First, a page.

Mike Taylor told Nova Scotia Supreme Court on Tuesday that his client, Christopher Phillips, is a chemist whose large collection of chemicals would be standard fare in any given laboratory.
Taylor made the comment while questioning Melanie Brochu, an RCMP forensic scientist who testified Phillips had about 500 chemicals to draw from, though she said the accused did not appear to be making any bombs when she examined hundreds of bottles and jars stored near a cottage east of Halifax.
Brochu told the court that 42 of the chemicals she examined could be used to make an explosive compound, some of them requiring the addition of a common household item like milk or cotton balls.
Taylor said Brochu's finding meant that over 90 per cent of the chemicals in Phillips's possession could not be used for such a purpose. And he stressed that virtually all of the 42 named chemicals had other uses, including as household products.
"You would find many or most (of these chemicals) in labs and there are so many chemicals that ... have many household uses," Taylor said outside court. "It goes to show that Mr. Phillips had those substances most likely for no improper purpose."
Phillips is charged with threatening police in an email to a friend and possessing a weapon — the poisonous chemical osmium tetroxide — for a dangerous purpose. That chemical was found in another shed near Phillips's home in the Halifax area.
On Jan. 19, Phillips's wife told police she was worried about his mental health and that she feared for the safety of her family because he possessed a large stockpile of chemicals and was talking about enriching uranium.
Neighbourhoods in Halifax and Grand Desert, N.S., were subsequently evacuated as police moved in to search the two properties. Phillips was arrested Jan. 21 in an Ottawa hotel after it was evacuated by police. No chemicals were found there.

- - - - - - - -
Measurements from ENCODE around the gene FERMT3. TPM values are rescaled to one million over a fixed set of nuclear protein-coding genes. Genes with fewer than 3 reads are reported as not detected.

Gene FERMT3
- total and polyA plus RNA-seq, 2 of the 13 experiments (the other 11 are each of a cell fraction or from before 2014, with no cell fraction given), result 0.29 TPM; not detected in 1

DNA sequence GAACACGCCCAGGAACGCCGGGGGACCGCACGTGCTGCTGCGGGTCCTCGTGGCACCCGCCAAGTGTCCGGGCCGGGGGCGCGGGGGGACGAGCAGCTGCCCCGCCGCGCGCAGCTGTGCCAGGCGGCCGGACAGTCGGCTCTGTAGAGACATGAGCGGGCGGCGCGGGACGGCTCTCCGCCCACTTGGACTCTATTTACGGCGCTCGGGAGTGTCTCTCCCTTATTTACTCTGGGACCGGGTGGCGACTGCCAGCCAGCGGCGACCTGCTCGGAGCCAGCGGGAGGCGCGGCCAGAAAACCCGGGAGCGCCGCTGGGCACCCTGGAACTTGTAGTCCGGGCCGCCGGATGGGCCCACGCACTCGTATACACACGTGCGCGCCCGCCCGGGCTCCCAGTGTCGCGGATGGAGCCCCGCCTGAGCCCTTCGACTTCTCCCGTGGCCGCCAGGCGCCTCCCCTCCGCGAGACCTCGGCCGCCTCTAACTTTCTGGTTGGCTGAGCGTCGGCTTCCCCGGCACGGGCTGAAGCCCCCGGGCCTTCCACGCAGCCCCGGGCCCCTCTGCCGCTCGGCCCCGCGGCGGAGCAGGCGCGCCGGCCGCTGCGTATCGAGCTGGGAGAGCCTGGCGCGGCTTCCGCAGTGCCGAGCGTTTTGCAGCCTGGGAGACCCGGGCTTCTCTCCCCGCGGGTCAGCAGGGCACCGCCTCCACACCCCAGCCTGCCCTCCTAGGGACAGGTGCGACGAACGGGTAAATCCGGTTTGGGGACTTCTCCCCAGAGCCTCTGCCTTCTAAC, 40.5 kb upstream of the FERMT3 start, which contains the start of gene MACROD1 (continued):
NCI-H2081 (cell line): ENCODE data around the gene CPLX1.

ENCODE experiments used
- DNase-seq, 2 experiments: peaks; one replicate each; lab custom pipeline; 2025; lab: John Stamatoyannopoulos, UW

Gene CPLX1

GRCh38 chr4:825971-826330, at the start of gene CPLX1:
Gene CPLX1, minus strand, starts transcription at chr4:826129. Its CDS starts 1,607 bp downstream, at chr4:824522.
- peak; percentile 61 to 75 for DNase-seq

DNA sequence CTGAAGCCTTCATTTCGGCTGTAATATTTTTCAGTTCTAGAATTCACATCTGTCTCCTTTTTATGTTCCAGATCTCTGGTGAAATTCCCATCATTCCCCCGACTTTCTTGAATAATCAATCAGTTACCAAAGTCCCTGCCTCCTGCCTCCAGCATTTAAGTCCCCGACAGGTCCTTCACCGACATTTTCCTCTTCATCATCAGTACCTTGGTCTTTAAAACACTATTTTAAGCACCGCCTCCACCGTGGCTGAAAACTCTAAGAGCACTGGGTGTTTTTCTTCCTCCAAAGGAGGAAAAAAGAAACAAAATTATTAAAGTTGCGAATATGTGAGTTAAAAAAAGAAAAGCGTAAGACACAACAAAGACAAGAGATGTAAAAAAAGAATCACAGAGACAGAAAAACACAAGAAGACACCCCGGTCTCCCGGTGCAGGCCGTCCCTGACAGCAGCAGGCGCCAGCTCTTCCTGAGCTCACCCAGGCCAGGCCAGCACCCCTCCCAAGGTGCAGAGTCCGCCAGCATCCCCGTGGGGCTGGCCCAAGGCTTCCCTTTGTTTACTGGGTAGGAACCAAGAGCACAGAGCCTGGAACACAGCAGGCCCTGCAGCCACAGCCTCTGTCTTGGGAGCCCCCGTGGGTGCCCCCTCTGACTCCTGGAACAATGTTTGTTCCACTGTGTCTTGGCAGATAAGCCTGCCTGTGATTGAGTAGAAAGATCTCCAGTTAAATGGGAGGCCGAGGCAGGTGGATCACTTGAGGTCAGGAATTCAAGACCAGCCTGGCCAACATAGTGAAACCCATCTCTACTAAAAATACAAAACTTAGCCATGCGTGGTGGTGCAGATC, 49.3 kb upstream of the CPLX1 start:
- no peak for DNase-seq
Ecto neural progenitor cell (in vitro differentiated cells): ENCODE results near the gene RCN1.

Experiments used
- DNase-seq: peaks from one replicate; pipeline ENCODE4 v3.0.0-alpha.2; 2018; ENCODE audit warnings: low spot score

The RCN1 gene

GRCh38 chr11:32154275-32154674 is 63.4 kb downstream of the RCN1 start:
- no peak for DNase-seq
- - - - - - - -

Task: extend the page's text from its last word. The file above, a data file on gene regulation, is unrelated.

Brochu testified that osmium tetroxide is a toxic, corrosive chemical that can be deadly if swallowed. She said it is normally used as a biological stain when examining cells under a microscope. It also can be used as an oxidizing agent or as a fertilizer, she said.
Under questioning, she agreed when Taylor suggested she didn't have the expertise to say what would happen if a small vial of osmium tetroxide was broken in a large room with someone in it.
Earlier, the scientist told court the chemicals in the shed in Grand Desert were difficult to assess because many of the containers were labelled with an alpha-numeric code that gave no indication of what was inside.
As well, she said the chemicals in Grand Desert were stored improperly because there was inadequate ventilation and no temperature controls in the shed. None of the chemicals were accompanied by the required Material Safety Data Sheets, she said, citing standard laboratory practice.
That was also the case for the unheated shed in Cole Harbour where the osmium tetroxide was found in a box, Brochu said, adding that the chemical could have frozen and ruptured the ampules it was in.
When Taylor asked if Brochu was aware of a law that required hobby chemists to have safety data sheets on hand, she said she was only speaking about accredited federal labs.
Phillips has not been charged with improper storage of chemicals. Taylor has stressed that his client purchased the osmium tetroxide legally, and that he had far less than the legal limit in his possession — 230 millilitres in liquid form and 31 grams in solid form.
At an earlier bail hearing, which was not covered by a standard publication ban, Phillips testified that he owned the chemicals to extract heavy metals and was running a chemical business.